Last month, the Atlanta-based United States Court of Appeals for the Eleventh Circuit handed down a decision that could send a chill through the payment processing community and result in increased scrutiny by payment processors of the underlying activities of their clients. Specifically, the court affirmed a decision by a Florida District Court holding that payment processors providing services to telemarketers engaged in fraudulent or unlawful activities could be held jointly and severally liable for the full amount of the consumer injury.
As some readers may recall, in 2013, the Department of Justice embarked on an initiative called Operation Choke Point in which the government used legal and regulatory pressure to choke off the financial oxygen for businesses engaged in certain high-risk activities by threatening action against banks and other financial institutions that provided services to such marketers. While Operation Choke Point was officially discontinued in 2015, the Federal Trade Commission (FTC) has continued to pursue enforcement actions against payment processors and other vendors who have provided “substantial assistance” to telemarketers engaged in fraudulent activities. This recent decision is likely to fuel these efforts by the FTC to expand the net of liability.
The case arose of out an action brought by the FTC against a company that allegedly violated the Telemarketing Sales Rule (TSR) in connection with its marketing of credit card interest reduction services. After some discovery, the FTC amended its complaint to charge the payment processor, Universal Processing, and its then-president Derek DePuydt with aiding and abetting the telemarketing scheme. The FTC alleged and the district court found that the processor “knew or consciously avoided knowing” that the merchant defendants were engaged in unlawful activity and provided “substantial assistance” by providing merchant processing services.
The court entered judgment in the amount of $1,734,972 and ruled that the merchant processing defendants were jointly and severally liable with the merchants for the full amount of the judgment. The payment processor did not appeal the underlying finding of liability, but did appeal the court’s ruling that it was jointly and severally liable for the full amount of the judgement. The processing company claimed that it should only be liable for $410,000 in fees that it received.
In affirming the district court’s imposition of joint and several liability, the Eleventh Circuit concluded that apportionment of the damages was not appropriate in this case because without the payment processing services, no money would have been stolen by the defendants.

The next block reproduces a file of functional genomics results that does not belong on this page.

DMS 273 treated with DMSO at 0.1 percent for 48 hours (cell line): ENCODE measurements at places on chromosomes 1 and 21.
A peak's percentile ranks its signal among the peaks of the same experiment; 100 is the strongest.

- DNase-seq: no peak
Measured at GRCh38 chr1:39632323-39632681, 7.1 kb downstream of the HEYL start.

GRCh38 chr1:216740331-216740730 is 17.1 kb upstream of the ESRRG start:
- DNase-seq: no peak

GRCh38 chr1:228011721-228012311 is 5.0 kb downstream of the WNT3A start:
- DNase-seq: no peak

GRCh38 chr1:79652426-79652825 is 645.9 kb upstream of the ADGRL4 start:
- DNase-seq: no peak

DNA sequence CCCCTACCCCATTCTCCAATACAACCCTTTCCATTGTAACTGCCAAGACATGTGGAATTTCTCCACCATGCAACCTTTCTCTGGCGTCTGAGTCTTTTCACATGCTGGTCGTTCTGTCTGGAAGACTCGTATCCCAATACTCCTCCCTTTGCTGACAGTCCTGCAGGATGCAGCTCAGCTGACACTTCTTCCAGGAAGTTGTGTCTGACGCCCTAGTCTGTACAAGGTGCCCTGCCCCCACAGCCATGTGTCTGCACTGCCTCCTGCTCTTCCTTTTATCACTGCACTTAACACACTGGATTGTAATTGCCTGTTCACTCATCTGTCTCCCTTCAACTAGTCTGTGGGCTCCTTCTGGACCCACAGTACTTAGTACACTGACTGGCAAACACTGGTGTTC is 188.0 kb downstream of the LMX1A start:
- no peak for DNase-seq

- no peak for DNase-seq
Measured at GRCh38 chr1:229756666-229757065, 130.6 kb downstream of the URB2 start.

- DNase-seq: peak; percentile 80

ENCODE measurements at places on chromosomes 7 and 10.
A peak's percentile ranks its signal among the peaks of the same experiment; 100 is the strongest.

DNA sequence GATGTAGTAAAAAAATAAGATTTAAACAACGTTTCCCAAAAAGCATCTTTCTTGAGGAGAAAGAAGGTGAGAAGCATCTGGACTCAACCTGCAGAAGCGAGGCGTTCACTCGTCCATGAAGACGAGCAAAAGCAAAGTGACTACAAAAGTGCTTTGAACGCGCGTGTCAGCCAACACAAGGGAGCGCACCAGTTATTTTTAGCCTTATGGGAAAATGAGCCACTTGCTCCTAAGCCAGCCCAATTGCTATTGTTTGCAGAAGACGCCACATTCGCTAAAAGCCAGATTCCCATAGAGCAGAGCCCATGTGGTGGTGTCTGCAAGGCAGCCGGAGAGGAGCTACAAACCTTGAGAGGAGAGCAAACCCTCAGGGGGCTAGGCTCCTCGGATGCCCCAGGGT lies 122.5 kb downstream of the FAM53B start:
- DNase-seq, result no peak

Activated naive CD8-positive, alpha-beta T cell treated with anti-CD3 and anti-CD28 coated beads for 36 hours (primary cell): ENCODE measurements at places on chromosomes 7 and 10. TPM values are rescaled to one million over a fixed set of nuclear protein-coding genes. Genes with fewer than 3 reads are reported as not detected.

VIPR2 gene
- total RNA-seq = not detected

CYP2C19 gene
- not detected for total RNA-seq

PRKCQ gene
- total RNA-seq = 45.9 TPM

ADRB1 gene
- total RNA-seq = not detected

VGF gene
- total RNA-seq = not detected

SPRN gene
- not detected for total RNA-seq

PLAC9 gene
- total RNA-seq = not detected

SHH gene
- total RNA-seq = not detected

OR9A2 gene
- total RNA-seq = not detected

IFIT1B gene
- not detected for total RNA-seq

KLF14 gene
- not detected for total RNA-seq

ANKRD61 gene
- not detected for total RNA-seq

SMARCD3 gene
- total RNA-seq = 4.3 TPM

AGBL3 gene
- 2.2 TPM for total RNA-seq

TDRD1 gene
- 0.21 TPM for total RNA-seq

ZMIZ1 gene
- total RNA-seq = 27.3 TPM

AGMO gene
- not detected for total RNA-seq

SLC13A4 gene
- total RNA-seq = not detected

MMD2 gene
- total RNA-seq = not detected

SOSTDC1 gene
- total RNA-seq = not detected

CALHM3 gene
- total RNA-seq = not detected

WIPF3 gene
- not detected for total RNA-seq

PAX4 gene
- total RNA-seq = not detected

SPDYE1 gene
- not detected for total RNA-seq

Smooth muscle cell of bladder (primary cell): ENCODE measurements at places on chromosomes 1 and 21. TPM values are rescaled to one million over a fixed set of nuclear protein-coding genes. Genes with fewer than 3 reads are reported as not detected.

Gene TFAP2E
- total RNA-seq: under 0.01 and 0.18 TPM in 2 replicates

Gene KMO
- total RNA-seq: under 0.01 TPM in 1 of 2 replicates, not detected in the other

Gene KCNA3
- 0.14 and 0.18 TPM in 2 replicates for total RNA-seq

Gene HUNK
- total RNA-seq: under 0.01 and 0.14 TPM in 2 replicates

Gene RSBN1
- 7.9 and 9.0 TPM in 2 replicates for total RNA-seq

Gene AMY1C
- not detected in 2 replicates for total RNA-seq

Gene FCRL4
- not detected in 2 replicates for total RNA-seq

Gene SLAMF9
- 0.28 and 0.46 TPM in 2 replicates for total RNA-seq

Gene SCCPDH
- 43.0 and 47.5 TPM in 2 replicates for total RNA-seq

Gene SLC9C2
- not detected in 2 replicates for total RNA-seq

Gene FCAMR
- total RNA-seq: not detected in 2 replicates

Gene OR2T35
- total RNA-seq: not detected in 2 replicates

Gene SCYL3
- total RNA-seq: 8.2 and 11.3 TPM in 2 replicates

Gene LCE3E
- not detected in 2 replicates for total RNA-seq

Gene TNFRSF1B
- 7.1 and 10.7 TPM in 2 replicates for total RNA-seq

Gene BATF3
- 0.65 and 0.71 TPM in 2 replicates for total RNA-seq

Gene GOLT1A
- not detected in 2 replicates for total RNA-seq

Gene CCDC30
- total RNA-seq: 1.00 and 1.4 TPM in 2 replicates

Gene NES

The implications of the case are significant because under the TSR, liability can be imposed upon those who provide “substantial assistance” to marketers engaged in unlawful activity, if those providing the assistance knew or consciously avoided knowing that the underlying activities were fraudulent. The FTC has historically taken a liberal view of what constitutes “conscious avoidance” and the court’s decision in this case is consistent with that interpretation. The following are among the factors that the court believed demonstrated that the processors either knew or should have known that their clients were engaged in unlawful actions:
- The processor’s independent sales agent reviewed the scripts and marketing materials.
- The processor’s independent sales agent was involved in the marketing activities.
- The processors underwrote the application despite credit deficiencies and a high-risk fraud alert on the principals of the underlying merchant.
- There was a high chargeback rate of more than 30 percent.
Processors and other service providers should take note of the factors that the court believed were sufficient to establish constructive knowledge that their clients were engaged in unlawful activity. High chargeback rates have historically been held to be a trigger of such knowledge. It is interesting to note that the processor’s review of the telemarketing scripts was deemed a negative rather than a positive factor. While service providers often shy away from script review for fear that they will be charged with having constructive knowledge, the message of this case is that if you do undertake review of the underlying marketing materials then you must also refuse to provide services if you do not believe those materials pass legal scrutiny.
While payment processors have long faced the prospect of liability for the actions of their clients, the appellate court’s affirmation that the processors can be held jointly and severally liable for the full amount of damages adds a new dimension to the equation. In many cases, the underlying merchants do not have the ability to pay the full amount of the judgment, and the FTC will often suspend a portion of the judgement based on the marketer’s inability to pay. This case will likely encourage the FTC to name the processors as additional defendants because they may often have deeper pockets than their clients.
Processors and companies providing services and assistance to telemarketers would be well advised to revisit their underwriting and screening processes to help mitigate risks of performing services for unscrupulous marketers.